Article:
During the last few years there has been a swarm of new and affordable computers ideal for browsing the web and doing minor computing tasks such as writing documents, viewing and organising photo’s, and playing minesweeper. These devices were aptly named ‘Netbooks’. They were pretty much just miniature laptops with basic components such as around 1GB of RAM, a small ish hard drive, and usually no optical drive.

Netbooks were the next big thing, or so it seemed. They were great value and performed basic tasks with ease, but on the other hand they also lacked in screen size, and the keyboard was shrunk down to compensate the 10/11inch screen and usually ran an older windows operating system such as XP.

Since the boom in tablets over the past year, from the smaller 7-inch tablets, right up to the larger 10+inch variants, spending a couple of hundered on a netbook that is easily out performed by a tablet of similar price, it’s easy to see why we’re beginning to hear less about the netbook craze. That being said, there may be a new contender on the horizon – well, they’ve been there for a while, but thanks to one device in particular, they may be getting to us a little sooner.

chromebookI’m talking about the Chromebook. The Chromebook is a personal computer that runs the Chrome OS, this Operating System is basically a stripped down Linux OS that’s main interface is web based, and needs the internet to function. Though it’s not officially been categorised as such, but it certainly has all the properties to be a WebTop.

web desktop or webtop is a desktop environment embedded in a web browser or similar client application.

For those of you who don’t know much about the Chromebook, I won’t bore you with details, but basically it’s a laptop (either made by Samsung or Acer depending on your preference) that claims to be super fast and offers immediate access to all of your favourite Google services such as Chrome, YoutTube, Gmail, and Google Drive – to name a few. Oh and did I mention that it costs around £200?

The main attraction to the ‘WebTop’ for me is that pretty much any computer or laptop can run one. This is because most of the storage is done in the Cloud, either through Google Drive, Box, Dropbox, or any other cloud storage of your choosing. Not only that, you can take your OS anywhere with you, thanks to the ability to sync from anywhere providing you have an internet connection.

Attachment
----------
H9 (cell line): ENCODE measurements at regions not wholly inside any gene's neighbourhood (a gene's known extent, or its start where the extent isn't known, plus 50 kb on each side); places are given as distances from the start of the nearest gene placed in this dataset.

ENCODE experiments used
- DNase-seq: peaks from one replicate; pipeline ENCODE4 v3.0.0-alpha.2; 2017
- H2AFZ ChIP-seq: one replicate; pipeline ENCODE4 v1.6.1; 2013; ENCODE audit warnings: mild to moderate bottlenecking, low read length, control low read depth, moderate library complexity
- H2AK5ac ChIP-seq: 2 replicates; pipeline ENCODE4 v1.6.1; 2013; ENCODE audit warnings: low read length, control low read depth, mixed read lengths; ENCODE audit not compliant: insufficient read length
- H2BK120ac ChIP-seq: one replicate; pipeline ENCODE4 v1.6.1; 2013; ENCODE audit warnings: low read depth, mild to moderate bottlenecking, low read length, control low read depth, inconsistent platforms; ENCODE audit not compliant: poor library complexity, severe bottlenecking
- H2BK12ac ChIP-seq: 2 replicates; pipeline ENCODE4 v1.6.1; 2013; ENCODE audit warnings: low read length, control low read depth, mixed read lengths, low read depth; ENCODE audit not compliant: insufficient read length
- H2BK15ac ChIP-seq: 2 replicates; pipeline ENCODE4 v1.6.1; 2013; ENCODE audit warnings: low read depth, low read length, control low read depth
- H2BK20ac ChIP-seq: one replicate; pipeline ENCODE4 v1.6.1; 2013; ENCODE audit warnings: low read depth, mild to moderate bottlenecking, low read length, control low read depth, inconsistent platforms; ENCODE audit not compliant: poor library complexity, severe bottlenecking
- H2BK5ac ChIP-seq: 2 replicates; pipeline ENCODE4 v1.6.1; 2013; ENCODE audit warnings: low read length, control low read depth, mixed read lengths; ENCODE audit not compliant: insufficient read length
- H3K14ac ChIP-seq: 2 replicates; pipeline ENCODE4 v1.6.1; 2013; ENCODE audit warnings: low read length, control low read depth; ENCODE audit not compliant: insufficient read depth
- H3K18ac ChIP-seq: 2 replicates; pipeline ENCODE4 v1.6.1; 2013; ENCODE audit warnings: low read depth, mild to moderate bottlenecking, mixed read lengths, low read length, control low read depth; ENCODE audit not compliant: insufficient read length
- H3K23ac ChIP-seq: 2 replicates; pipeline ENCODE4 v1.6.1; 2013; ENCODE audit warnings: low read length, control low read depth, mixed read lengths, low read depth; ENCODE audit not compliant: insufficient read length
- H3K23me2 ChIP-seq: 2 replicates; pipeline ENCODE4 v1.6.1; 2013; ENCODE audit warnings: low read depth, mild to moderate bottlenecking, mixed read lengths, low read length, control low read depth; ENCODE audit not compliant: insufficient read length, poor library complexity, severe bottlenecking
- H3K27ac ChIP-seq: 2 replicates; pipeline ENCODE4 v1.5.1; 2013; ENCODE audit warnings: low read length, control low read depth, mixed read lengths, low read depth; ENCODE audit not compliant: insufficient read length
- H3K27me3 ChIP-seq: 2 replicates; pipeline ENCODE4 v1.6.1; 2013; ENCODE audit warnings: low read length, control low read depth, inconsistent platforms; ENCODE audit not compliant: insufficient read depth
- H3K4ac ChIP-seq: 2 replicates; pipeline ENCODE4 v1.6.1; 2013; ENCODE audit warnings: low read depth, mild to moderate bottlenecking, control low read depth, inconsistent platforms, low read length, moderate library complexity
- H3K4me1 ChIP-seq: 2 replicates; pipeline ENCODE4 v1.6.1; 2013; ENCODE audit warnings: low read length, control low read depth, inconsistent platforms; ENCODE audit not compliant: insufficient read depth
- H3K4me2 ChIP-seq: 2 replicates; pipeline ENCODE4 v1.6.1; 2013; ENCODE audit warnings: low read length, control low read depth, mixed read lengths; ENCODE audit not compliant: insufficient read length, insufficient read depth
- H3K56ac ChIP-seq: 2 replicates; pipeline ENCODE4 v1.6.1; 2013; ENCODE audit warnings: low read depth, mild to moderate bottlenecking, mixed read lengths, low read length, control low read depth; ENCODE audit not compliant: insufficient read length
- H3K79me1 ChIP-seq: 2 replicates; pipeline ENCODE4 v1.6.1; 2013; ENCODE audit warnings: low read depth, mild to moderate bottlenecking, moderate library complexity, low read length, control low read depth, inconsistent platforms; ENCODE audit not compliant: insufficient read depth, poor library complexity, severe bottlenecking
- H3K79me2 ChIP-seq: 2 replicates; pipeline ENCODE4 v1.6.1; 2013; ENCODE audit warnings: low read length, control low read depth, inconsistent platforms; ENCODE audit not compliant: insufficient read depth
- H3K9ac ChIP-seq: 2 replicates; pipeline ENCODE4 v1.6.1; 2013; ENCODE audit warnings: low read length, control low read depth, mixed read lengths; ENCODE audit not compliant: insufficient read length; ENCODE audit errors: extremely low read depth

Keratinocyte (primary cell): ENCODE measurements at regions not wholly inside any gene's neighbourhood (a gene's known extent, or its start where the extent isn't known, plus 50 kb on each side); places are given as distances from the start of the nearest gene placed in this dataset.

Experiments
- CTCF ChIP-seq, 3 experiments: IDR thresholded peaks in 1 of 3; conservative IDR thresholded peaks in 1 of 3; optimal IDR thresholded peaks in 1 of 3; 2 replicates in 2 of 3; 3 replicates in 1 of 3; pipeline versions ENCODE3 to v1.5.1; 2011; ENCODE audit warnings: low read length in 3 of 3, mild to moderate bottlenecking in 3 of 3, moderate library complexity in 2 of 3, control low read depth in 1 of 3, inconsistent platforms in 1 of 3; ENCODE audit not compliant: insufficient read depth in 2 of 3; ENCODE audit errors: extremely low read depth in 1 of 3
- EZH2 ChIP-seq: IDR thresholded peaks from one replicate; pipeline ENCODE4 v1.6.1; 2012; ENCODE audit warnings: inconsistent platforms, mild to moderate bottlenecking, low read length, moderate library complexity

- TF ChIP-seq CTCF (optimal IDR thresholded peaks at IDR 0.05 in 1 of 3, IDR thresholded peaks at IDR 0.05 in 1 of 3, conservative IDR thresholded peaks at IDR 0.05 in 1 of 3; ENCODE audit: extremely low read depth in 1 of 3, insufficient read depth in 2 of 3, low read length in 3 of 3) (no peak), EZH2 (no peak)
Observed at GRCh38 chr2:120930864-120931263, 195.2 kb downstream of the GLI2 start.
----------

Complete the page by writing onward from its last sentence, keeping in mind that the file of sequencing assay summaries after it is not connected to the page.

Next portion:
Here’s a wicked example – My 6 year old Compaq laptop. It’s seen better days. It used to run Windows Vista, it’s casing is cracked with parts missing, and the mousepad has almost worn through. About a month ago, it wasn’t doing too well, it’s had everything on it over the past few years from Windows 7, Windows XP, and Linux, but this time it just couldn’t really cope with the bulkier operating systems.

joliosThis is why I decided to go with JoliOS. It’s another Linux based web desktop operating system that’s fast, reliable, and doesn’t use up too many resources, and it all works through the Jolicloud platform so everything is there when you need it. Best of all it’s free! Even better than that though, if I were to utilise it to its potential by storing all of my media onto the cloud, I could install JoliOS onto a pen drive, and then if I were to visit a friends house and wanted to show them something that was on my laptop, but didn’t have it to hand, I could whack my pen drive into their computer, boot up via the flash drive and there’s my computer, on theirs – it’s fantastic.

It’s built for low cost computers, with the lack of up to date and fast hardware in mind. Because of the way it’s built it also doesn’t succumb to viruses or malware because in all fairness, there’s no real operating system to attack. I can’t really sing JoliOS’ praises enough, it was ridiculously easy to install and set up, and everything is there in front of you, no “start menu”, and no hidden folders – everything is just a click away!

I hope thanks to the Chromebook, the WebTop will take off, and cheaper, easy to use computers will become available for everyone to use.

What are your thoughts on the WebTop? Could it be 2013’s next big thing?


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